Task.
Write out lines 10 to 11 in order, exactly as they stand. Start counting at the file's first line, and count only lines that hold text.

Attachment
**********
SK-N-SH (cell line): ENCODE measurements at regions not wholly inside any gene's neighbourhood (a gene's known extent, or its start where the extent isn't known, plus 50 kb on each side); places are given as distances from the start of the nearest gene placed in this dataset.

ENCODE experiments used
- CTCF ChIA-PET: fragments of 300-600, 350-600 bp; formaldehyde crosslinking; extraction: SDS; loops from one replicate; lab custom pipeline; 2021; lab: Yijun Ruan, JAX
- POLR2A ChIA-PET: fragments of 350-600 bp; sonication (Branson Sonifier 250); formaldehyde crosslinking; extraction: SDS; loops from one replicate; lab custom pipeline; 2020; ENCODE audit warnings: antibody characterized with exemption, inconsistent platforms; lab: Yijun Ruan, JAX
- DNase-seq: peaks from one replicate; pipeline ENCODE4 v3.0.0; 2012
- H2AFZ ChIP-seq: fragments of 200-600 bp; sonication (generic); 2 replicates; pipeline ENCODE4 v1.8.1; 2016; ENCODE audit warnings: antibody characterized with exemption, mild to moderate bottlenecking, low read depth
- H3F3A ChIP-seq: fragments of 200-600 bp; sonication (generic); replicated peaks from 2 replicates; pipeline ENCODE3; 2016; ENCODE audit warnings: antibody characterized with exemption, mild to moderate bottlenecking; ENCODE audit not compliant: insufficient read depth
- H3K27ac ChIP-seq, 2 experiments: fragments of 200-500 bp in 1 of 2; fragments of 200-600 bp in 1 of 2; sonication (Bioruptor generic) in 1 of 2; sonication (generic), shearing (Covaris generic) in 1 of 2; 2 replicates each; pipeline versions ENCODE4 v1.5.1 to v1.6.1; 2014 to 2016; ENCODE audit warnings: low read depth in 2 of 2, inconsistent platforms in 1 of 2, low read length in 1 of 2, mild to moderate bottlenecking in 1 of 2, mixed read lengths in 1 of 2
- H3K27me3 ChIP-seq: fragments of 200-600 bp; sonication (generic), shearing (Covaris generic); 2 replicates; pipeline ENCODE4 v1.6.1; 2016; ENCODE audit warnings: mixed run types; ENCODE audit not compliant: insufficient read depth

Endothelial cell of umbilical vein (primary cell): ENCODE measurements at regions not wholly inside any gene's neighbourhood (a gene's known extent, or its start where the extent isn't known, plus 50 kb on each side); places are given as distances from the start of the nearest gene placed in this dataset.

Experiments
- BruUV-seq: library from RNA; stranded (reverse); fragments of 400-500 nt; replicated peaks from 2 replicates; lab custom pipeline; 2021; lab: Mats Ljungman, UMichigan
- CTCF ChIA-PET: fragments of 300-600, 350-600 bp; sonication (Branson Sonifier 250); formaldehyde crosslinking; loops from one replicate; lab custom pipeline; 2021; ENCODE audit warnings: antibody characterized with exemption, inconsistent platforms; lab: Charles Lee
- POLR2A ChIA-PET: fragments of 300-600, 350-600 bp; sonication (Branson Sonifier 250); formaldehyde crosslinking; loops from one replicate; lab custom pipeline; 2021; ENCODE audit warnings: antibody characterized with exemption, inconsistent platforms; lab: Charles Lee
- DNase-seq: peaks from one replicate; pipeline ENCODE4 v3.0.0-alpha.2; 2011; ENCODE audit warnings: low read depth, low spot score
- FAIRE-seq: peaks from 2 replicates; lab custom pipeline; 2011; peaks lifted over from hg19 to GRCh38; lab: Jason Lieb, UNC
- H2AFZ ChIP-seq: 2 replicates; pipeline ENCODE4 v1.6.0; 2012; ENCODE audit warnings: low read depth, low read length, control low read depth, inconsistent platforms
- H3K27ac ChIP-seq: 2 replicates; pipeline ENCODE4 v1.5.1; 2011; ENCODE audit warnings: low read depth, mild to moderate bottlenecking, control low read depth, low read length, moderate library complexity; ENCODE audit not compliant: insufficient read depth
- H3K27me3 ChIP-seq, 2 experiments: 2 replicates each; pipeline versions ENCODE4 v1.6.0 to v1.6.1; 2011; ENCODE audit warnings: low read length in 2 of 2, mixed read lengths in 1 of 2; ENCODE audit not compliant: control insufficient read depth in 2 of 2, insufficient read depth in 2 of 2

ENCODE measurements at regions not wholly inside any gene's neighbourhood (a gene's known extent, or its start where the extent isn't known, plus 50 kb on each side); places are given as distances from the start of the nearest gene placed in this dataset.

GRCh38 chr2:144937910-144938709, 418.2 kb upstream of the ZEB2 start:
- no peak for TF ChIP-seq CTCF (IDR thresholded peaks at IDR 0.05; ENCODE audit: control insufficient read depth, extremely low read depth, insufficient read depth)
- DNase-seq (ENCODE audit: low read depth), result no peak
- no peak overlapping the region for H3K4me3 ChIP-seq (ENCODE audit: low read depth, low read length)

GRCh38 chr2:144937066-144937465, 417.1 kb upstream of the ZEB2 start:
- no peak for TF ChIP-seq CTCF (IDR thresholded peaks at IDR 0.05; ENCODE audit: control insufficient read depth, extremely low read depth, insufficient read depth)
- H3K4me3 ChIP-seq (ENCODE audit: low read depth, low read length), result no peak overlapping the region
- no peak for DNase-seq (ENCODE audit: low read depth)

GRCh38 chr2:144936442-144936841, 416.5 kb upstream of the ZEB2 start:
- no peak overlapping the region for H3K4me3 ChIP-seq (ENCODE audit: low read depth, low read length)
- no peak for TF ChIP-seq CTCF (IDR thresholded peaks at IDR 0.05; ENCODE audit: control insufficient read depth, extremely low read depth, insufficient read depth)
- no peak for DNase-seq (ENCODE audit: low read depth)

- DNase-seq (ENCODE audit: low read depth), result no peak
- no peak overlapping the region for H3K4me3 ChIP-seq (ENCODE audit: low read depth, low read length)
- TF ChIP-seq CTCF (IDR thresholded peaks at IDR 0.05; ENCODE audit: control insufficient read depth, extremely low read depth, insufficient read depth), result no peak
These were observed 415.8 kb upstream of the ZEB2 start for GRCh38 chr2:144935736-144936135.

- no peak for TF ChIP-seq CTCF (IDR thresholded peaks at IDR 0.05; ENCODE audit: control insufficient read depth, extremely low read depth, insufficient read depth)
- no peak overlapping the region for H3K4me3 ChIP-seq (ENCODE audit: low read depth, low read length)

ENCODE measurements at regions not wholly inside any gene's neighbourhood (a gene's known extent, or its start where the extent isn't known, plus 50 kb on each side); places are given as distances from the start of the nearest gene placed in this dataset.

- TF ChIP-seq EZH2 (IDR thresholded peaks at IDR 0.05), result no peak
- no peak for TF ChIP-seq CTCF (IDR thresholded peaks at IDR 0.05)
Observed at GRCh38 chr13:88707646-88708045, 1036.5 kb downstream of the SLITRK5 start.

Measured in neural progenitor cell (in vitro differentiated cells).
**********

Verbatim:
Endothelial cell of umbilical vein (primary cell): ENCODE measurements at regions not wholly inside any gene's neighbourhood (a gene's known extent, or its start where the extent isn't known, plus 50 kb on each side); places are given as distances from the start of the nearest gene placed in this dataset.

Experiments